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I have a Wordpress website hosted on BigRock.in, and since early December there are some issues coming up on the website (on Shared Hosting). There have been a lot of CPU usage and increase in number of Entry Processes, while the Memory usage is normal.

The issue is not permanent and when it occurs it keeps coming up for a day or two and then fixes on its own. The website stops responding, the browser keeps loading the website but nothing renders on the browser.

I contacted the support team and they said that the website is not optimized. They said, "It happens if the web requests to your site doesn't get closed properly upon an execution of a PHP file/process(Zombie processes)."

I don't know what Zombie processes are. I haven't made any changes to my website. It has been running for more than 2 years and the issue keeps coming up after every few days, this is happening since December 2013 only. I never faced such an issue before.

Every time the issue comes up/website stops responding, my cPanel also stops responding. I was told that my cPanel is supposed to work if my website is down.

I want to know if my cPanel is not working, then is it a fault of web hosting or my website? Could Zombie process be a reason for my website's not resolving issue? Is there a way to detect and kill Zombie processes?

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Here is all you want zombieprocess.wordpress.com/what-is-a-zombie-process –  Harshal Mahajan Jan 14 at 8:01
    
That's about Zombie Processes. Does it happen that the cPanel won't work when my website is not resolving? –  Sumit Jan 14 at 8:23
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What sort of plugins/themes are you using on your Wordpress website? It's possible one of them might be causing the issue. –  Kirk Beard Jan 14 at 14:20
    
There are a bunch of plugins that I use on my Wordpress installation. I didn't make any changes in the background or made changes to WP settings or plugins' settings. The issue popped one day and the site was down. I was unable to access even cPanel of hosting, The hosting guys also said that cPanel is supposed to work at that time and they also said that they killed processes to fix the issue. Now I am not sure if there is something wrong with the website or with the hosting. –  Sumit Jan 15 at 20:29
    
I had a similar issue start happening out of the blue for a server that's been running for years without any major changes. Eventually narrowed it down to a single site, although I couldn't find out what was causing the issue. CPU usage stayed at 0%, no processes could get created. Switching from "FastCGI" to regular "CGI" within the dashboard (Plesk) resolved the issue with no noticeable side-affects. If it were a higher priority website, I would probably look into the differences between the two. Not sure if this will help or even be relevant to you, though! –  RadGH Jan 15 at 21:49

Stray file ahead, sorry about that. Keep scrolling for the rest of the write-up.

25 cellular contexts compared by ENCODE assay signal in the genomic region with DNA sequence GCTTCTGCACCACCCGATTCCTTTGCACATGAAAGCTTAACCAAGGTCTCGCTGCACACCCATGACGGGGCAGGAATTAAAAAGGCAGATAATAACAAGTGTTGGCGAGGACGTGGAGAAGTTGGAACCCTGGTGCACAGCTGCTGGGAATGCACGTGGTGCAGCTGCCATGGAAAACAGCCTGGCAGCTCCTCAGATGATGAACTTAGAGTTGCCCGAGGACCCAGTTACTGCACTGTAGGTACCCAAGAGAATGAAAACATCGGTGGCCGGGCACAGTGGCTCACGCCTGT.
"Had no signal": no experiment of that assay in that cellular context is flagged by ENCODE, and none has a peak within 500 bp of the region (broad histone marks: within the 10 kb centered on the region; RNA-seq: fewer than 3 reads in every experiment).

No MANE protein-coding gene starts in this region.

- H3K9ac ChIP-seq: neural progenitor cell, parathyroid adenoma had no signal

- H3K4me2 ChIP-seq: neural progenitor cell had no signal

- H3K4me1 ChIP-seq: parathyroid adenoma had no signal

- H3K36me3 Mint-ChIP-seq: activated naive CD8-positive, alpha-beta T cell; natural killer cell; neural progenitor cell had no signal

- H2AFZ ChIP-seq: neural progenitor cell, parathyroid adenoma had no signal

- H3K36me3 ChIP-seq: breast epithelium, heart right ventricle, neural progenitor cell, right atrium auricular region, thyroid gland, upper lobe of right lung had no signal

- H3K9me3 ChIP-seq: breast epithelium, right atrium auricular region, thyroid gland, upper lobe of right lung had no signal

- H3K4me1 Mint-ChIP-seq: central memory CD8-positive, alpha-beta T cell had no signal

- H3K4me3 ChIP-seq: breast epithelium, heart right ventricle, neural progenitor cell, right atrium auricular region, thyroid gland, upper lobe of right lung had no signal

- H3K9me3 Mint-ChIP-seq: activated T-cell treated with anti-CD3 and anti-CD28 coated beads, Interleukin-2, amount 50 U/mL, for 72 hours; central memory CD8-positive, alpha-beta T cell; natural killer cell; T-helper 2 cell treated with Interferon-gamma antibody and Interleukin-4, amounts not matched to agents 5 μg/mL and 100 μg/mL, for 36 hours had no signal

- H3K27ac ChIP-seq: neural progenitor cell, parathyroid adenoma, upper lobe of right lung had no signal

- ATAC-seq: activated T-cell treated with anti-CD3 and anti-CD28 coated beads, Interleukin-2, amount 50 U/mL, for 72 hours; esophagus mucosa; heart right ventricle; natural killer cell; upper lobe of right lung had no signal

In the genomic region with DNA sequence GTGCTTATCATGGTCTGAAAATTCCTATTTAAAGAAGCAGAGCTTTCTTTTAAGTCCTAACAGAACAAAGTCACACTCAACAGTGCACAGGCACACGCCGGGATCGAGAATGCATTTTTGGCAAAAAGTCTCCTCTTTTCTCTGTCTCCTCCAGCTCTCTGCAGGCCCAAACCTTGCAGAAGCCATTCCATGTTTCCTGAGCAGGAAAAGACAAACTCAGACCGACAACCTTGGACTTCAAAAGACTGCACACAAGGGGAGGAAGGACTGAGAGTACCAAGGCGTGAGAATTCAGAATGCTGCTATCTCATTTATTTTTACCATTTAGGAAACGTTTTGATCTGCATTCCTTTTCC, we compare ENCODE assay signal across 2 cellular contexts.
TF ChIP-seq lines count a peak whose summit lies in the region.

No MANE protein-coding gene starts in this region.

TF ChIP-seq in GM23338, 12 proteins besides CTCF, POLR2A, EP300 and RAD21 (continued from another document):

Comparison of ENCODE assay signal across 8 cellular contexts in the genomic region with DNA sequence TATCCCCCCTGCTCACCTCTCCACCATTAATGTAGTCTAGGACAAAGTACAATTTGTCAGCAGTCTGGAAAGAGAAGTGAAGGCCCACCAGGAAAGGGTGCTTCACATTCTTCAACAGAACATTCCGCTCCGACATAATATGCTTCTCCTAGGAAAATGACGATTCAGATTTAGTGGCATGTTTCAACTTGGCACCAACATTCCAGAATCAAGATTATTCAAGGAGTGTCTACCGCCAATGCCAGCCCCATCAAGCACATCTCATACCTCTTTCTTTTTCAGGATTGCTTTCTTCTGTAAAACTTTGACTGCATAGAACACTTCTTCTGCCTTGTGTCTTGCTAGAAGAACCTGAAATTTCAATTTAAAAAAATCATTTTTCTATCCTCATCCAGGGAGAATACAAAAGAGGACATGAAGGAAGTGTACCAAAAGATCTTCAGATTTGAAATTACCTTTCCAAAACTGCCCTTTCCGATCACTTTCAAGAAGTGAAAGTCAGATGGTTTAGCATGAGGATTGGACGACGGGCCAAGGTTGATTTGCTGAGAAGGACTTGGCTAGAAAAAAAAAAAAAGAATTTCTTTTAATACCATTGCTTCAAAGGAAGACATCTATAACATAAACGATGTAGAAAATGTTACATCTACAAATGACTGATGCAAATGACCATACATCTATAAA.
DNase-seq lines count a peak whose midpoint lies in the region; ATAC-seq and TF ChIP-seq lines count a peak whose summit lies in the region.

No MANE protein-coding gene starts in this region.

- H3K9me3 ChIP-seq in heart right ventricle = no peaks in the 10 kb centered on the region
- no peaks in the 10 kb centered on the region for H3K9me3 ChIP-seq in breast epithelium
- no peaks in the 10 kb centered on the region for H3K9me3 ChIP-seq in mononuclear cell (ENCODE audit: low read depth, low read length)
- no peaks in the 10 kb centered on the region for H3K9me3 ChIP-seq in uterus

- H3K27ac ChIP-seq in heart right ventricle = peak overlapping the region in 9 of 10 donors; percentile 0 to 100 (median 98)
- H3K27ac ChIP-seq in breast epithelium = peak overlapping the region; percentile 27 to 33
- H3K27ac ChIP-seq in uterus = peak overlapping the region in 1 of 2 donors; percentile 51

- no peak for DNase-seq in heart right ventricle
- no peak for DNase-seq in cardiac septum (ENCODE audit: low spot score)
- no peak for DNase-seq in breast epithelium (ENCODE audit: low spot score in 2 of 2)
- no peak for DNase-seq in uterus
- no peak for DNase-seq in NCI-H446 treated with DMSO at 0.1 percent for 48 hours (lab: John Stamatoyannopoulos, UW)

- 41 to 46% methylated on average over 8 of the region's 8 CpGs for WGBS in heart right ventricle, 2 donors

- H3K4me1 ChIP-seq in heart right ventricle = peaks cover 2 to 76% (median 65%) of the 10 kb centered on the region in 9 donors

1 Answer 1

Your host probably has a limit on the amount of server resources your account is allowed to consume at a given time. If your cPanel usage comes out of that allotment, then when your allotted server resources are maxed out, it's entirely conceivable that you wouldn't be able to get into cPanel at the same time.

Any idea what changed in December? Did you upgrade a theme or plugin? Did you upgrade to the new WordPress 3.8? It's possible that you're using an old theme that's not entirely compatible with the latest version of WordPress. If that's the case, try a new theme and see if your problem resolves.

Some things you might try to track down the cause of the problem:

  • go through your server logs to see what requests are being made to your site just before you lose access to your site.
  • check your error logs to see if there is something that happens repeatedly. Sometimes a dynamic menu script or wp-cron will try to keep the database connection open after it's already been closed by another part of the script. If this is preventing the process from closing, that will point you in the right direction.
  • if you're using a stock theme and it hasn't been updated recently, update it. If you're using a custom theme, go through your code and see if it can be optimized for performance.
  • consider using a caching plugin so your server doesn't have to go through the process of building the page from database queries every time a visitor makes a request. This almost always improves performance.
  • Worst case scenario, the server resources could be getting consumed by an attacker who has gained unauthorized access to your account and is using it to do bad things. Be sure you have a robust security plugin installed. Keep themes and plugins updated, and delete any you're not using. If you think your account might have been compromised, you could delete everything and rebuild your site from scratch to be certain that it's now clean; or you could scan it with a script like lookforbadguys.php to try to detect back doors.
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